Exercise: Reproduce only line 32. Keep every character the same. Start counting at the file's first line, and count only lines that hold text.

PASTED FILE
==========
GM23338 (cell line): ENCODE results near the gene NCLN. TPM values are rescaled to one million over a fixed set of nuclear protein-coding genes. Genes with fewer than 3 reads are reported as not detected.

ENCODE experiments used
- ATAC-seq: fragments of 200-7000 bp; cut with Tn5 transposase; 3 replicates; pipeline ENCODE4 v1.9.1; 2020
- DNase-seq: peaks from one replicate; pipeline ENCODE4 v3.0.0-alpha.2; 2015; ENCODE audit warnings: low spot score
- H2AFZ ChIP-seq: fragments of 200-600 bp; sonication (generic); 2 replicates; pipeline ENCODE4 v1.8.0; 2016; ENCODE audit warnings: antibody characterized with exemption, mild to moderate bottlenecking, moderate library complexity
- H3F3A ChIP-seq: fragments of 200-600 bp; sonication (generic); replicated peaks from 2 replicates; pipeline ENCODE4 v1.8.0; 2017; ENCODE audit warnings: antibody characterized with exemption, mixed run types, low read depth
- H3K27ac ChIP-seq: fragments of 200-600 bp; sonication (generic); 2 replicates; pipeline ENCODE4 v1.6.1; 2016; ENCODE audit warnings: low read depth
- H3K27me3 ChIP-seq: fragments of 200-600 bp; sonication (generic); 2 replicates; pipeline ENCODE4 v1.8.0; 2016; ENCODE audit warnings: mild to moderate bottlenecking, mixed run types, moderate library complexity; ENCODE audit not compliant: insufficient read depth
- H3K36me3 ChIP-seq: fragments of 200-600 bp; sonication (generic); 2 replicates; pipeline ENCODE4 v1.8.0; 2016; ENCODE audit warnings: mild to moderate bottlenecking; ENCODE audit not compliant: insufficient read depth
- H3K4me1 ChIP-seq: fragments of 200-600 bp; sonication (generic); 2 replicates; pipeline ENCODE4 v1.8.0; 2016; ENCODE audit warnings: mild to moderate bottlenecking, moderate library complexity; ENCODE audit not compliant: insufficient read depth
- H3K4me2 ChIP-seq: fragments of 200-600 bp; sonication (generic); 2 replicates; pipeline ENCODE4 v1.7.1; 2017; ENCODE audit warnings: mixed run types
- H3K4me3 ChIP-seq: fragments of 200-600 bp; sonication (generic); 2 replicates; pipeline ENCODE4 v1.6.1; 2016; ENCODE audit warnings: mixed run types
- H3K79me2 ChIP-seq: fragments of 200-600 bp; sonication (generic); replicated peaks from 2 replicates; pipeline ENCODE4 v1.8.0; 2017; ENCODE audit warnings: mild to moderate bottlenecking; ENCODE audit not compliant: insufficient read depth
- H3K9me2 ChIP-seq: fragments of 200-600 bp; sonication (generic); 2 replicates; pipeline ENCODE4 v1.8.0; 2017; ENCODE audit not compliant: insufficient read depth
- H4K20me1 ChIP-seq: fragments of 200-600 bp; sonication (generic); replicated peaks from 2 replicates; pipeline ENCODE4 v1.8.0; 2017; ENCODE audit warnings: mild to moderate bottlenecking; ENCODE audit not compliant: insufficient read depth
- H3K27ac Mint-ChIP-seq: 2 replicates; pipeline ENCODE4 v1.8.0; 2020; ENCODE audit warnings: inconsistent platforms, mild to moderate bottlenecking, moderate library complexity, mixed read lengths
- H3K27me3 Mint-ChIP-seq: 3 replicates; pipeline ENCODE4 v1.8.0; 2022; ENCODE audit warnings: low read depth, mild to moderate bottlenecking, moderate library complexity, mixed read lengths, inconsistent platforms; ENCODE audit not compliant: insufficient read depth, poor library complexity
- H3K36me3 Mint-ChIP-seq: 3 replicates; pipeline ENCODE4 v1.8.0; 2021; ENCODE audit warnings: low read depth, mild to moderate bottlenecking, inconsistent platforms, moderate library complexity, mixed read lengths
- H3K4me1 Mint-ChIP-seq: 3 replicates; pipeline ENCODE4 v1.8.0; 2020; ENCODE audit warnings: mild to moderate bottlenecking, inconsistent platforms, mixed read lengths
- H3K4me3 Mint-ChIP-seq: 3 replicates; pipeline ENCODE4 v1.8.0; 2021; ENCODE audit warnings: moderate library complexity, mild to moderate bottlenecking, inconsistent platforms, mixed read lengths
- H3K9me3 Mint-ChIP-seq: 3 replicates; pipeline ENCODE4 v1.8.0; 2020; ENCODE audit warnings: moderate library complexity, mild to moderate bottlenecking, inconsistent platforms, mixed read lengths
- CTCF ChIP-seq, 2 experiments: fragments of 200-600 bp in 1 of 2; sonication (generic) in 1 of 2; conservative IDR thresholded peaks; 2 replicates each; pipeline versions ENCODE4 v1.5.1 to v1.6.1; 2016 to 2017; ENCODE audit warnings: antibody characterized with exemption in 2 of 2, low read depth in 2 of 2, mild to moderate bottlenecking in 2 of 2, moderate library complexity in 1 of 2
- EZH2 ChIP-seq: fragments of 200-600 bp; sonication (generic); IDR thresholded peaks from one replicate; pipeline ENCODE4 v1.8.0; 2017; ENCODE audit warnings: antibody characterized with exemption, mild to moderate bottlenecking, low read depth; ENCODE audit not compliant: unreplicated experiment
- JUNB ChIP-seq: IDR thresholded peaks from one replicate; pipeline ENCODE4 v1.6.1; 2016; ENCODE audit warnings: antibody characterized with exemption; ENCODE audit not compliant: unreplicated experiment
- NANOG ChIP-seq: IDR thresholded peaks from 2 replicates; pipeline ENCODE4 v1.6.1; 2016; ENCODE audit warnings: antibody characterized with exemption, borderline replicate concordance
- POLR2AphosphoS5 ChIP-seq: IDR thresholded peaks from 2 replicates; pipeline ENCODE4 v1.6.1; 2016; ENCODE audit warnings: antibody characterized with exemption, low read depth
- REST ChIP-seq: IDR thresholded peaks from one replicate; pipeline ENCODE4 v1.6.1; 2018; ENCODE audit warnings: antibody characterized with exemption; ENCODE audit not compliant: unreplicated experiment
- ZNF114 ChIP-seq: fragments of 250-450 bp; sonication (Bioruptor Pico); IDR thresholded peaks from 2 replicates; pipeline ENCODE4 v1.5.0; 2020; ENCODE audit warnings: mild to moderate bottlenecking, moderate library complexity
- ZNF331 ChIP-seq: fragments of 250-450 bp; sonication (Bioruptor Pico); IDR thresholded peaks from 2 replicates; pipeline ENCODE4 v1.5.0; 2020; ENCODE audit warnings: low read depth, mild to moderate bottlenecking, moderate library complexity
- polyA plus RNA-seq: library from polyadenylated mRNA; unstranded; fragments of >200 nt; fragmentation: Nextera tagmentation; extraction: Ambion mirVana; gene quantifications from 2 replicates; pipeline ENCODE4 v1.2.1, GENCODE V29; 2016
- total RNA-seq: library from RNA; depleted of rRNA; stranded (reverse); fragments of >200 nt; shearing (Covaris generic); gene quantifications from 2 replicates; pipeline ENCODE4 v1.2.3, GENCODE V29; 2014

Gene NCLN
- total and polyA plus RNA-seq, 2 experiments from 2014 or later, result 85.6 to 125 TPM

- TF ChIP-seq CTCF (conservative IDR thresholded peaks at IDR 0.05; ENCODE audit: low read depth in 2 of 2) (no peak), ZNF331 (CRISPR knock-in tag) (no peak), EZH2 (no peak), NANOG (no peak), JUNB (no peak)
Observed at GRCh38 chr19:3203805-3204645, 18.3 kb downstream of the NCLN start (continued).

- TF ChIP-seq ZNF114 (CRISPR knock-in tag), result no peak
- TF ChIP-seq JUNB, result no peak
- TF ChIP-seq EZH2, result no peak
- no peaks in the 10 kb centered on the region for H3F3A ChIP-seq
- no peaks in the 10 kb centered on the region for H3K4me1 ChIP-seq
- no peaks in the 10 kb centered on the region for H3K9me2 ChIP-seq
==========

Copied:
Gene NCLN